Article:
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Mountainside painted green to fake afforestation
2007-02-14 01:57:19 THE ASSOCIATED PRESS


A general view of a mountain slope painted green in Fumin county, southwest China's Yunnan Province February 12, 2007. The mountain was artificially painted green by the local forestry bureau to simulate planted trees, at a cost of about 400,000 yuan ($51,000), local media reported. (CHINA OUT REUTERS/China Daily)

SHANGHAI, Feb. 14 (AP) -- Villagers in southwestern China are scratching their heads over the county government's decision to paint an entire barren mountainside green.

Workers who began spraying Laoshou mountain last August told villagers they were doing so on orders of the county government but were not told why, media reports said Wednesday.

Some villagers guessed officials of the surrounding Fumin county, whose office building faces the mountain, were trying to change the area's feng shui, the ancient Chinese belief of harmonizing one's physical environment for maximum health and financial benefit.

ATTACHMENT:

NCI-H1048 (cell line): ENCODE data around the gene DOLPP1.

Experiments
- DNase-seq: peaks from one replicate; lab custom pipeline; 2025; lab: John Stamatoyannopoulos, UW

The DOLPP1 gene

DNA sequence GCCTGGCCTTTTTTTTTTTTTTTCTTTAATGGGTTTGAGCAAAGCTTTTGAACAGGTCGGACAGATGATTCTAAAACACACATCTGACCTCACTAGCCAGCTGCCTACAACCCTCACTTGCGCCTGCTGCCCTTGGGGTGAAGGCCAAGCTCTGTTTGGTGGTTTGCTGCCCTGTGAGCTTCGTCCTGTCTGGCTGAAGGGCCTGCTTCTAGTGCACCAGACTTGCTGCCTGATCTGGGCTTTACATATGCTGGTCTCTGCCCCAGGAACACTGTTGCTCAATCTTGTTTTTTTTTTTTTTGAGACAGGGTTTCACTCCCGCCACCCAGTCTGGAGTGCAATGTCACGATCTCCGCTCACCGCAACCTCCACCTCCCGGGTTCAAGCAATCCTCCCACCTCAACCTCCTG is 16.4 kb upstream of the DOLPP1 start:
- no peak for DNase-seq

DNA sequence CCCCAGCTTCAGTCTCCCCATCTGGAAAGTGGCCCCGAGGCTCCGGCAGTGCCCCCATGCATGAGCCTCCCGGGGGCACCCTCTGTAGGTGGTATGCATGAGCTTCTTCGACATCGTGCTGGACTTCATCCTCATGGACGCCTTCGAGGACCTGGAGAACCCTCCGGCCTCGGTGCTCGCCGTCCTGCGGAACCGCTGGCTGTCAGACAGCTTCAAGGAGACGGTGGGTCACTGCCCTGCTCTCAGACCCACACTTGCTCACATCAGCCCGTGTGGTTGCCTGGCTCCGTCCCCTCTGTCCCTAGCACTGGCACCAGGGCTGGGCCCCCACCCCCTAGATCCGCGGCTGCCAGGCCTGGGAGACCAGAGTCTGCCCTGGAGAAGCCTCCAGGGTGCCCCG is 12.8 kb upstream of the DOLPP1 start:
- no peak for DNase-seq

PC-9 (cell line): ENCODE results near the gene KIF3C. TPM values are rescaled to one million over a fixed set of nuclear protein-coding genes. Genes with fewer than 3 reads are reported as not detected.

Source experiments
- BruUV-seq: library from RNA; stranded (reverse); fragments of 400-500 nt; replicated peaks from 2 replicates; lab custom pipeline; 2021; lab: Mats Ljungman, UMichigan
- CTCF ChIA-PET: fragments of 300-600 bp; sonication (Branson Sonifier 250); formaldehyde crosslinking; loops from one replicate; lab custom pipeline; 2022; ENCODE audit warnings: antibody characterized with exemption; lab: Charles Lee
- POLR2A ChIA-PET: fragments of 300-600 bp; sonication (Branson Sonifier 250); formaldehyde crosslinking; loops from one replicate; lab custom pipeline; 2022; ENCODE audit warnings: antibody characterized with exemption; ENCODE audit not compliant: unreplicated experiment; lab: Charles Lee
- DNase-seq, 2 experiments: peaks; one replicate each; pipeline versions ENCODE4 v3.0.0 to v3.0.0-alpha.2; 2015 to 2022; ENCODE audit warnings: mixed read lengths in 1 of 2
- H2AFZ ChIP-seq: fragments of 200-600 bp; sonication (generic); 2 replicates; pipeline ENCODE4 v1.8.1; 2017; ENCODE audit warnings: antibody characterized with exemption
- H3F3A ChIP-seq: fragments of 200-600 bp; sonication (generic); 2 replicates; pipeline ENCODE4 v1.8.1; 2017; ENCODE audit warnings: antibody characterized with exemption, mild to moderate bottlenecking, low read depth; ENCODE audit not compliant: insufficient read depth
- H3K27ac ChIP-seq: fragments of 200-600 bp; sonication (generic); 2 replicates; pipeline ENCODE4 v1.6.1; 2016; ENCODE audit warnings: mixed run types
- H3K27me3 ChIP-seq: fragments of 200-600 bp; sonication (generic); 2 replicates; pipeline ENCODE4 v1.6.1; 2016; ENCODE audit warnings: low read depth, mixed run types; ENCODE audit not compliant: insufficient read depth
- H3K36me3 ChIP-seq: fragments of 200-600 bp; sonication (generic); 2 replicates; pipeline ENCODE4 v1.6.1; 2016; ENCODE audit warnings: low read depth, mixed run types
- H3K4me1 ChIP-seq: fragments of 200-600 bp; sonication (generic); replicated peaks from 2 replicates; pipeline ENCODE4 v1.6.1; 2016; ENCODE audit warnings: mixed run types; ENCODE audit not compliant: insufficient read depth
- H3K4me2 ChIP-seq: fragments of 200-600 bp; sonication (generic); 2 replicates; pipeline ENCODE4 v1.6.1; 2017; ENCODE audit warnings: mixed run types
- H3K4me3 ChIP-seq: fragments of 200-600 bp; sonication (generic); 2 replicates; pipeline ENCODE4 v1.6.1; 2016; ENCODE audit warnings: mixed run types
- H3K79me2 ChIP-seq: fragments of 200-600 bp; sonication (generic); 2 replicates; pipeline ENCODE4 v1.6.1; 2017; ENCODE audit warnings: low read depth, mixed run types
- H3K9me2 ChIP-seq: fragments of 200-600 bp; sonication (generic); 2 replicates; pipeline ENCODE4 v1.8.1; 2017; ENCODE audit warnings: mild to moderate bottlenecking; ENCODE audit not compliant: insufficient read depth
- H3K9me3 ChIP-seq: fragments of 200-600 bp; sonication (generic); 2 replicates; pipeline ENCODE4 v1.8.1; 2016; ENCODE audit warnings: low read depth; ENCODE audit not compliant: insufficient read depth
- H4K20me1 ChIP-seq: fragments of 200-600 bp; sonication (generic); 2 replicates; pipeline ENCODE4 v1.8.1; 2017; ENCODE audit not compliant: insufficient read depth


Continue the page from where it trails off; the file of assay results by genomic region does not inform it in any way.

Others speculated it was an unusual attempt at "greening" the area in keeping with calls for more attention to environmental protection. Photographs of the mountain showed the exposed rock covered in an artificial green the color of Astroturf looming over houses against a scrubby background.

The official Xinhua News Agency estimated the cost of the paint job at 470,000 yuan (US$60,600; €46,600) and quoted villagers saying that if spent on actual plants and trees, the money could have restored a far greater area of barren mountain.

Laoshou mountain was quarried for more than two decades but ordered shut recently following complaints about dust and noise from villagers.

Officials have also been trying to stem environmental damage in the surrounding Yunnan province where logging and development of mountain areas have been blamed for heavy floods down river.

A women who answered the phone at the Fumin county forestry department said they were also unaware of reasons behind the paint job.

"This is an order from above. You should ask the leader from above. I don't have any information on this," said the woman, who like many Chinese bureaucrats, refused to give her name.

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